The consumer experience has undergone radical transformation over the past year.
People who previously wouldn't have considered ordering groceries online are now purchasing all of their food from home. Physical menus in restaurants have been replaced with QR codes. Chatting with your favorite barista each morning has turned into ordering online and grabbing your latte through a takeout window. The list goes on.
Countless experiences that used to be physical have—at least in part—gone digital. The shift towards digital has been gaining momentum over the years, and the pandemic pushed it over the edge.
The digital experience is now more important than ever, and consumer expectations are at an all time high. When it comes to delivering an exceptional experience, companies with emotional intelligence—who really take the time to get in tune with what customers want—are winning.
Here are three core practices of emotionally intelligent teams.
They recognize the importance of the digital experience
With so many seamless digital experiences available at people’s fingertips, there’s no room for subpar digital user experiences in today’s market. Companies must make the proper investments required to 'get it right' the first time to build trust with customers. Businesses who excel at this make the effort to understand the needs of their customers, and then build their digital offerings accordingly to be efficient, simple, and pleasant to use.
Take Target, for example; the company more than doubled its digital sales last year. Its curbside pickup app takes care of everything from ordering, to payment, directions, and the placement of goods in customers' trunks. It was a win-win for both the company (curbside pick up is 90% cheaper than delivery) and customers, who could conveniently and safely purchase products during the height of the pandemic. Because the company took the time to create such an easy-to-use digital experience, it’s likely to stick around and continue boosting sales long after the pandemic.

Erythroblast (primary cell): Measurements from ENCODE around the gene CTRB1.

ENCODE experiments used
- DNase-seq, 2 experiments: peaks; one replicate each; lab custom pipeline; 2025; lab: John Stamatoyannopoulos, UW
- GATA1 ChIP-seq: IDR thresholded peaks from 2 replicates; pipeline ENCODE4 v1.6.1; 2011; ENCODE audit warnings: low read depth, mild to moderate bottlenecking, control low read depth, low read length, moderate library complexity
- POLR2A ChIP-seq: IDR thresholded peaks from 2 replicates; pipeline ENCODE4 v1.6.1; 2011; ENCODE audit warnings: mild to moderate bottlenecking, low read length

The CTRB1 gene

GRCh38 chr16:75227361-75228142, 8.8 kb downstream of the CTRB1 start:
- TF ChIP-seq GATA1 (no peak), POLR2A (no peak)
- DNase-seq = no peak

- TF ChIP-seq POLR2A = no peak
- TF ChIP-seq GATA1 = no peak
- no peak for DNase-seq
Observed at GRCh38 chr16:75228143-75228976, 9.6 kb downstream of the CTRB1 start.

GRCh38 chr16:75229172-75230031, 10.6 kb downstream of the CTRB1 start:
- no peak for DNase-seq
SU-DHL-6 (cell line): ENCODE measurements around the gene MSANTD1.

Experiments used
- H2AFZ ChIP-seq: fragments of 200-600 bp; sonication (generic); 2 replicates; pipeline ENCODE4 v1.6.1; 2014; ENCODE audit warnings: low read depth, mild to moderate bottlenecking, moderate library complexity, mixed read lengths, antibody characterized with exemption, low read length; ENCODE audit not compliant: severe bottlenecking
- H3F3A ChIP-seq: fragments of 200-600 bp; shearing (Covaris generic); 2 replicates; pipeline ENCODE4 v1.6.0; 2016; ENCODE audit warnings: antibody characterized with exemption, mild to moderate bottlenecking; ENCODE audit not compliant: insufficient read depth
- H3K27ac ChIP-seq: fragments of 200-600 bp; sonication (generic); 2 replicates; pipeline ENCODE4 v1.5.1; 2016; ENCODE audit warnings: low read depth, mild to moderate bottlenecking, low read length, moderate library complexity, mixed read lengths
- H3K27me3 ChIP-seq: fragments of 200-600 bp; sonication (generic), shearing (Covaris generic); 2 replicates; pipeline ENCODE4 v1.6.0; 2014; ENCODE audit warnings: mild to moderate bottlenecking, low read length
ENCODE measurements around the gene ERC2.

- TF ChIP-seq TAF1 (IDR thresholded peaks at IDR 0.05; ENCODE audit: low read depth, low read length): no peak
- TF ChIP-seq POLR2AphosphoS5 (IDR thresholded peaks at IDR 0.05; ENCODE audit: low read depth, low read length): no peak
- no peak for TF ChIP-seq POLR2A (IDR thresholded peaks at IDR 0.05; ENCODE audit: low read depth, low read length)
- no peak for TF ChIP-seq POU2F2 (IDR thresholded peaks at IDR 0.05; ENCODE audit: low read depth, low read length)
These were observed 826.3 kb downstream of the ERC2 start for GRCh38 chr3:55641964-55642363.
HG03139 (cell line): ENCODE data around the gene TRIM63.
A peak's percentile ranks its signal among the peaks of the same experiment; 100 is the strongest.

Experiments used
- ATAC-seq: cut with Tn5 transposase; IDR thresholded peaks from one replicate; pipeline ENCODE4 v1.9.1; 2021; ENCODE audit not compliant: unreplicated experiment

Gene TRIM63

They understand the true user experience
Emotionally intelligent teams take extra steps to understand the needs, desires, and limitations of their customers. Relying on use cases and making generalizations won’t work here: Companies must be in regular contact with customers, gathering their thoughts and feedback to guide digital strategy.
Some airlines have done this well by pivoting their focus from sales and booking to instead uncovering what customers need presently. Scoring cheap flights is no longer at the forefront of people's minds when it comes to air travel. Instead, airlines are asking themselves: What health precautions will customers want to see in place to feel safe flying again? What will they need to feel confident when booking? How can we make the airport and in-air experience as comfortable as possible?
Creating successful digital experiences requires a deep understanding of the customer that goes beyond arbitrary use cases. This includes gathering feedback to consistently meet customers' changing needs.
They have a culture of empathy and listening
Often, the individuals who develop products and experiences don’t belong to the same demographic as those who consume them. But, by putting empathy and listening at the heart of company culture, businesses are able to build better offerings for every user.
Consider digital healthcare. According to research conducted by the University of San Francisco, up to 13 million people aged 65 or older don’t feel ready to use telemedicine services. How then, can a twenty-something software developer who has never seen a doctor remotely build a platform that meets the needs of these patients? If not addressed, empathy gaps such as this can result in a less-than-ideal experience for consumers.
Emotionally intelligent teams understand that nothing can replace the value of talking with their customers. They make it a priority to understand who they are, what their circumstances are, how they feel about the customer experience versus that of competitors, and subsequently integrate that feedback into everything they do. This isn’t something that is done sporadically, but rather a guiding principle of empathy and listening that fuels everything from product design to customer support.
Today's rapidly changing world has no doubt caused new challenges for businesses. But more importantly, it has brought about an opportunity for companies to grow their empathy and emotional intelligence to meet the needs of customers now, and in the future.